New Zealand is already 1500 miles astern of IDEC SPORT. Francis Joyon and his men are still heading towards the NE to try to make it to the next weather system. Cape Horn is just over 3000 miles ahead of them.
Still no gybe this morning, as the sailors on IDEC SPORT tackle their 25th days of sailing since leaving Ushant. The calculation is simple. They have twenty days left to make it back home to smash the record set by Banque Populaire V. However, the task is much more complicated than the maths. Should they go a long way north or south? So far, the decision has not yet been taken.
So in terms of the maths, where are we exactly this morning? With Cape Horn around 3100 miles ahead of them, ideally they need to get there in seven days to be in with a good chance on the way back up the South and North Atlantic, as Banque Populaire reached the infamous cape at the end of their 31st day at sea. To achieve that, IDEC SPORT will have to keep up average days of more than 440 miles in terms of distance towards the finish. In theory, the big, red trimaran is capable of doing that, as she has already sailed days between 700 and 800 miles. However that straight line was in the Southern Indian Ocean and the condition in the Pacific are not offering that sort of weather for the moment.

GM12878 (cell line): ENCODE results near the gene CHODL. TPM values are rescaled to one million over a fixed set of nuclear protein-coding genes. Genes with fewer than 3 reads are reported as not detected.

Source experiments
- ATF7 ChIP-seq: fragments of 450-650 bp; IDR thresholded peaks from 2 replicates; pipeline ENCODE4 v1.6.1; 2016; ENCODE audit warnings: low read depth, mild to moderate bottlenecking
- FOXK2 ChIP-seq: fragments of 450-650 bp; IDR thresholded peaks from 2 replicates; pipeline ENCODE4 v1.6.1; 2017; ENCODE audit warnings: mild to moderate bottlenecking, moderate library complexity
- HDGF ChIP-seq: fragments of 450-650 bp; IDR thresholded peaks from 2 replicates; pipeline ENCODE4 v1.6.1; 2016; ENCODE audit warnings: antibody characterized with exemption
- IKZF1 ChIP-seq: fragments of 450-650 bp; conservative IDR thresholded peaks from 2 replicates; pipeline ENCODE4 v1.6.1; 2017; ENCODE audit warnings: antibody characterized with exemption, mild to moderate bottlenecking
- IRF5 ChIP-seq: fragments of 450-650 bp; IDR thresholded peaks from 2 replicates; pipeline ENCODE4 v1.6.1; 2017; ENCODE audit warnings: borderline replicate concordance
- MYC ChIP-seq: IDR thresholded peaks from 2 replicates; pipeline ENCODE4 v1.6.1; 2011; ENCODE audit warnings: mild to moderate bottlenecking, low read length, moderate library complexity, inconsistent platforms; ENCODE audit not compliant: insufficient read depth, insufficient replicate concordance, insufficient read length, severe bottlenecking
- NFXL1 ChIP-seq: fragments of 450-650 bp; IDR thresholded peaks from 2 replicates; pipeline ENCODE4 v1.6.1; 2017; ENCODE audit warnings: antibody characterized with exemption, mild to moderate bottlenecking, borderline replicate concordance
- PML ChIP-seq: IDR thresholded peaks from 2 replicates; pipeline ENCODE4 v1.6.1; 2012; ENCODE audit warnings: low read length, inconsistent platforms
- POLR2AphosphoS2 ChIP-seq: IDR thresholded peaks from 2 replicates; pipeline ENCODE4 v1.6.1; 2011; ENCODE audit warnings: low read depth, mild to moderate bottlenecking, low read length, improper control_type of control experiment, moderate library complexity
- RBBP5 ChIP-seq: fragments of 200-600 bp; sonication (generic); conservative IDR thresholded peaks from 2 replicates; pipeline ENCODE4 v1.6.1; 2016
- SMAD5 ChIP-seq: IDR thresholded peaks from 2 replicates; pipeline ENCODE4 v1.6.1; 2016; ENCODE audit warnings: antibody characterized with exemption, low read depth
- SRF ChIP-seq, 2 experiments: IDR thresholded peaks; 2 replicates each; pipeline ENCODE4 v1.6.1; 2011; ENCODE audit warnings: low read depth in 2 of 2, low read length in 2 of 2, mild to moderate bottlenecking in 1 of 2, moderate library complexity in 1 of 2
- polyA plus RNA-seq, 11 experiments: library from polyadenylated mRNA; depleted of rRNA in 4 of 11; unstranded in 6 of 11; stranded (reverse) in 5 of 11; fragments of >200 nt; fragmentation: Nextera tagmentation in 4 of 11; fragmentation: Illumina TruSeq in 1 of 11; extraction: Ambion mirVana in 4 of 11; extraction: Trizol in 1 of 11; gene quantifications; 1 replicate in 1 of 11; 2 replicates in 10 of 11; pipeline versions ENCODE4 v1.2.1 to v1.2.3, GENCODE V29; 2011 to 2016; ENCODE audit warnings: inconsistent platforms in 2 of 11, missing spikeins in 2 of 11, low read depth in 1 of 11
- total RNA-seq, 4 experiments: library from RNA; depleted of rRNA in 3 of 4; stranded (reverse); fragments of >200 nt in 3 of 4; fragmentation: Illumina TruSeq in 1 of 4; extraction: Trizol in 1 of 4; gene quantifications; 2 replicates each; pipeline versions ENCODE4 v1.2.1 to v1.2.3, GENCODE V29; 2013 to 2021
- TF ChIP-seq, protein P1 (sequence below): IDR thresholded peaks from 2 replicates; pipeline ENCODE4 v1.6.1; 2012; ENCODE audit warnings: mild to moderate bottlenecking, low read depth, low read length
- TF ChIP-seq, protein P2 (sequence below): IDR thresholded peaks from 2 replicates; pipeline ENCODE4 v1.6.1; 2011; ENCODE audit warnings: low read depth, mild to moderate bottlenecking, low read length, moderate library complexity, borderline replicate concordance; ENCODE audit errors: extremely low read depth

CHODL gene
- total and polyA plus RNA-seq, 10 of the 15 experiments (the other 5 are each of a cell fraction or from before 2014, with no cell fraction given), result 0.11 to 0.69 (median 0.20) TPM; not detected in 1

However, the sea is slight and the speeds still high – almost thirty knots on the water and it is likely today that the deficit they have to make up over the record holder (just under 300 miles this morning) will be reduced, as Banque Populaire had a poor day at this point in her race, clocking up just 270 miles on her 25th day at sea. From ashore, we would like to see IDEC SPORT get a better VMG. But to do that, they need to gybe and the weather isn’t allowing that. How will Francis Joyon and his men deal with this transition? That’s today’s big question… and is much more important than the duel out on the water against Spindrift, their rival, which is now in sight. The pictures were seen around the world yesterday. They prove that IDEC SPORT, which is 10 metres shorter and has a much smaller crew, is certainly keeping up.